ever, package management	is a  higher-level  mechanism  that  uses  the
       auto-loader  for	the last step in the loading process.  It is generally
       better to index a package with pkg_mkIndex rather than auto_mkindex be-
       cause the package mechanism provides version control:  several versions
       of a package can	be made	available in the index files,  with  different
       applications  using  different  versions	 based on package require com-
       mands.  In contrast, auto_mkindex does not understand  versions	so  it
       can only	handle a single	version	of each	package.  It is	probably not a
       good  idea  to  index  a	 given	package	 with  both  pkg_mkIndex   and
       auto_mkindex.   If you use pkg_mkIndex to index a package, its commands
       cannot be invoked until package require has been	used to	select a  ver-
       sion;   in contrast, packages indexed with auto_mkindex can be used im-
       mediately since there is	no version control.

HOW IT WORKS
       Pkg_mkIndex  depends  on	 the  package  unknown	command,  the  package
       ifneeded	 command,  and	the auto-loader.  The first time a package re-
       quire command is	invoked, the package unknown script is invoked.	  This
       is  set	by  Tcl	 initialization	 to a script that evaluates all	of the
       pkgIndex.tcl files in the auto_path.  The  pkgIndex.tcl	files  contain
       package	ifneeded  commands for each version of each available package;
       these commands invoke package provide commands to announce  the	avail-
       ability	of the package,	and they setup auto-loader information to load
       the files of the	package.  If the -lazy	flag  was  provided  when  the
       pkgIndex.tcl  was generated, a given file of a given version of a given
       package is not actually loaded until the	first time one of its commands
       is  invoked.   Thus, after invoking package require you may not see the
       package's commands in the interpreter, but you will be able  to	invoke
       the commands and	they will be auto-loaded.

DIRECT LOADING
       Some  packages,	for  instance packages which use namespaces and	export
       commands	or those which require special	initialization,	 might	select
       that their package files	be loaded immediately upon package require in-
       stead of	delaying the actual loading to the first use  of  one  of  the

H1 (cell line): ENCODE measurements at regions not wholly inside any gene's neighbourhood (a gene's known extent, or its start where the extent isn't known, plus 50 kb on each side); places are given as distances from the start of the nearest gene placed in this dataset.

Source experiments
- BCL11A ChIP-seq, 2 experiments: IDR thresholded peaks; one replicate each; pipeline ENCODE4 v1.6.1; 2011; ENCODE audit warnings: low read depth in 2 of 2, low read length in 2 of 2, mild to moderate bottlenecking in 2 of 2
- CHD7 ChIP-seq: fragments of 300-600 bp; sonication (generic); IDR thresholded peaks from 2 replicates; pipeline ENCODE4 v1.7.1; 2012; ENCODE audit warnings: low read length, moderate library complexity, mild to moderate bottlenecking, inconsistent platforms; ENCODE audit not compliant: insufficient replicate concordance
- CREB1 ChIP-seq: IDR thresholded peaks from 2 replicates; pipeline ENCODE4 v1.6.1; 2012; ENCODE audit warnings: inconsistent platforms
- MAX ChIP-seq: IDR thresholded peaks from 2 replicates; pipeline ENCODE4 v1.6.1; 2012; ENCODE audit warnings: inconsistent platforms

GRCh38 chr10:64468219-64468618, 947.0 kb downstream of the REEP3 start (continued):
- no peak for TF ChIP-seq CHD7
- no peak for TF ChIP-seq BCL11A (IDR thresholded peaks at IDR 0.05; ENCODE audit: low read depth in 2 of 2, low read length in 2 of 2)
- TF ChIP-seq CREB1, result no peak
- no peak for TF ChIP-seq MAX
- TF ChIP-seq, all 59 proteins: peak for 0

package's command. This is the default mode when	generating the package
       index.  It can be overridden by specifying the -lazy argument.

COMPLEX	CASES
       Most complex cases of dependencies among	scripts	and binary files,  and
       packages	 being	split  among  scripts and binary files are handled OK.
       However,	you may	have to	adjust the order in which files	are  processed
       by pkg_mkIndex.	These issues are described in detail below.

       If each script or file contains one package, and	packages are only con-
       tained in one file, then	things are easy.  You simply specify all files
       to be indexed in	any order with some glob patterns.

       In  general,  it	 is OK for scripts to have dependencies	on other pack-
       ages.  If scripts contain package require commands, these  are  stubbed
       out  in	the  interpreter  used to process the scripts, so these	do not
       cause problems.	If scripts call	into other packages  in	 global	 code,
       these calls are handled by a stub unknown command.  However, if scripts
       make variable references	to other package's variables in	 global	 code,
       these will cause	errors.	 That is also bad coding style.

       If  binary files	have dependencies on other packages, things can	become
       tricky because it is not	possible to stub  out  C-level	APIs  such  as
       Tcl_PkgRequire  API  when  loading a binary file.  For example, suppose
       the BLT package	requires  Tk,  and  expresses  this  with  a  call  to
       Tcl_PkgRequire  in its Blt_Init routine.	 To support this, you must run
       pkg_mkIndex in an interpreter that has Tk loaded.  You can achieve this
       with  the -load pkgPat option.  If you specify this option, pkg_mkIndex
       will load any packages listed by	info loaded and	that match pkgPat into
       the interpreter used to process files.  In most cases this will satisfy
       the Tcl_PkgRequire calls	made by	binary files.

       If you are indexing two binary files and	one depends on the other,  you
       should  specify	the  one that has dependencies last.  This way the one
       without dependencies will get loaded and	indexed, and then the  package
       it  provides  will be available when the	second file is processed.  You
       may also	need to	load the first package into the	temporary  interpreter
       used  to	 create	the index by using the -load flag; it will not hurt to
       specify package patterns	that are not yet loaded.

       If you have a package that is split across scripts and a	 binary	 file,
       then you	should avoid the -load flag. The problem is that if you	load a
       package before computing	the index it masks any other files  that  pro-
       vide  part  of  the same	package.  If you must use -load, then you must
       specify the scripts first; otherwise the	package	loaded from the	binary
       file may	mask the package defined by the	scripts.

SEE ALSO
       package(n)

KEYWORDS
       auto-load, index, package, version

Tcl				      8.3			pkg_mkIndex(n)

NAME | SYNOPSIS | DESCRIPTION | OPTIONS | PACKAGES AND THE AUTO-LOADER | HOW IT WORKS | DIRECT LOADING | COMPLEX CASES | SEE ALSO | KEYWORDS